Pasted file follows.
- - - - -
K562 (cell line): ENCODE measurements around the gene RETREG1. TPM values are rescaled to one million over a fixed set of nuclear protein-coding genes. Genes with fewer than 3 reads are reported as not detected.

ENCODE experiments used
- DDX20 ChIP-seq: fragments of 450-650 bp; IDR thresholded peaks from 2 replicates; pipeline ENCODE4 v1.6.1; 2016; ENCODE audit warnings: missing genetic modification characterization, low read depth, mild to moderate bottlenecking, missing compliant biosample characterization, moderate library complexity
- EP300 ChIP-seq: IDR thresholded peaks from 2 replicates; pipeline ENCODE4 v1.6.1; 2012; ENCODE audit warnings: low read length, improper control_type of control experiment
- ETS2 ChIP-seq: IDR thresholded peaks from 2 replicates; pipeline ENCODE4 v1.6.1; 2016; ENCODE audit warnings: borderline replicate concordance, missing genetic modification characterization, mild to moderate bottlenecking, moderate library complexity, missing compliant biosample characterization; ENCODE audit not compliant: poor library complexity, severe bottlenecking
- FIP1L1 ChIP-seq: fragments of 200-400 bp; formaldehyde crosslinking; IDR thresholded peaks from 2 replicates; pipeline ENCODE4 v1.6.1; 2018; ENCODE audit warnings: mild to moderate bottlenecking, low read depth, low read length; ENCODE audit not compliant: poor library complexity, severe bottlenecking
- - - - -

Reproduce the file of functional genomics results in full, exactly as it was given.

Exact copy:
K562 (cell line): ENCODE measurements around the gene RETREG1. TPM values are rescaled to one million over a fixed set of nuclear protein-coding genes. Genes with fewer than 3 reads are reported as not detected.

ENCODE experiments used
- DDX20 ChIP-seq: fragments of 450-650 bp; IDR thresholded peaks from 2 replicates; pipeline ENCODE4 v1.6.1; 2016; ENCODE audit warnings: missing genetic modification characterization, low read depth, mild to moderate bottlenecking, missing compliant biosample characterization, moderate library complexity
- EP300 ChIP-seq: IDR thresholded peaks from 2 replicates; pipeline ENCODE4 v1.6.1; 2012; ENCODE audit warnings: low read length, improper control_type of control experiment
- ETS2 ChIP-seq: IDR thresholded peaks from 2 replicates; pipeline ENCODE4 v1.6.1; 2016; ENCODE audit warnings: borderline replicate concordance, missing genetic modification characterization, mild to moderate bottlenecking, moderate library complexity, missing compliant biosample characterization; ENCODE audit not compliant: poor library complexity, severe bottlenecking
- FIP1L1 ChIP-seq: fragments of 200-400 bp; formaldehyde crosslinking; IDR thresholded peaks from 2 replicates; pipeline ENCODE4 v1.6.1; 2018; ENCODE audit warnings: mild to moderate bottlenecking, low read depth, low read length; ENCODE audit not compliant: poor library complexity, severe bottlenecking